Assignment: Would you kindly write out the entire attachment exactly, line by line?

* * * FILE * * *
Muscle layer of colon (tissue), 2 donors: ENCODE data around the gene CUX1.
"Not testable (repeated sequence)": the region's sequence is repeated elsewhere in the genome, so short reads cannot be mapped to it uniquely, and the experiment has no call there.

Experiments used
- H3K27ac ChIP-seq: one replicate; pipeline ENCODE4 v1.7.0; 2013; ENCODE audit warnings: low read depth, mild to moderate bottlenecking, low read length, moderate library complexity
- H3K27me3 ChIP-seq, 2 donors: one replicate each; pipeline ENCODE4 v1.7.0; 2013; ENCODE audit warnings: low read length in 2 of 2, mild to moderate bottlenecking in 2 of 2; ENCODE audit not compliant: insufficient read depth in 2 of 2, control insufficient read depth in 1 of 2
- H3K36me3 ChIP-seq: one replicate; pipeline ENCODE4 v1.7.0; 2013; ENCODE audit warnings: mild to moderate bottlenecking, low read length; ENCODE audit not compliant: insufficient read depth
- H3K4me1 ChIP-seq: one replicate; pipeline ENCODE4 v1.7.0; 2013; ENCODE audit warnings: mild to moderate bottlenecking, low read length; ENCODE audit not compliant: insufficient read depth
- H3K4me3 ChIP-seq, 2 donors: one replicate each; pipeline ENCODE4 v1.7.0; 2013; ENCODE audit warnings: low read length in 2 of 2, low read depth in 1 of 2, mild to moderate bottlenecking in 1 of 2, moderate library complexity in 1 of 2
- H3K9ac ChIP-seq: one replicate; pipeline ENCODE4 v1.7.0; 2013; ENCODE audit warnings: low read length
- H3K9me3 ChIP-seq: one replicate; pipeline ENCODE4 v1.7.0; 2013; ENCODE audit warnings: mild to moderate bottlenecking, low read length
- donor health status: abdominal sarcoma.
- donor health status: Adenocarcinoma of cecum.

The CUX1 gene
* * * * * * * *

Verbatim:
Muscle layer of colon (tissue), 2 donors: ENCODE data around the gene CUX1.
"Not testable (repeated sequence)": the region's sequence is repeated elsewhere in the genome, so short reads cannot be mapped to it uniquely, and the experiment has no call there.

Experiments used
- H3K27ac ChIP-seq: one replicate; pipeline ENCODE4 v1.7.0; 2013; ENCODE audit warnings: low read depth, mild to moderate bottlenecking, low read length, moderate library complexity
- H3K27me3 ChIP-seq, 2 donors: one replicate each; pipeline ENCODE4 v1.7.0; 2013; ENCODE audit warnings: low read length in 2 of 2, mild to moderate bottlenecking in 2 of 2; ENCODE audit not compliant: insufficient read depth in 2 of 2, control insufficient read depth in 1 of 2
- H3K36me3 ChIP-seq: one replicate; pipeline ENCODE4 v1.7.0; 2013; ENCODE audit warnings: mild to moderate bottlenecking, low read length; ENCODE audit not compliant: insufficient read depth
- H3K4me1 ChIP-seq: one replicate; pipeline ENCODE4 v1.7.0; 2013; ENCODE audit warnings: mild to moderate bottlenecking, low read length; ENCODE audit not compliant: insufficient read depth
- H3K4me3 ChIP-seq, 2 donors: one replicate each; pipeline ENCODE4 v1.7.0; 2013; ENCODE audit warnings: low read length in 2 of 2, low read depth in 1 of 2, mild to moderate bottlenecking in 1 of 2, moderate library complexity in 1 of 2
- H3K9ac ChIP-seq: one replicate; pipeline ENCODE4 v1.7.0; 2013; ENCODE audit warnings: low read length
- H3K9me3 ChIP-seq: one replicate; pipeline ENCODE4 v1.7.0; 2013; ENCODE audit warnings: mild to moderate bottlenecking, low read length
- donor health status: abdominal sarcoma.
- donor health status: Adenocarcinoma of cecum.

The CUX1 gene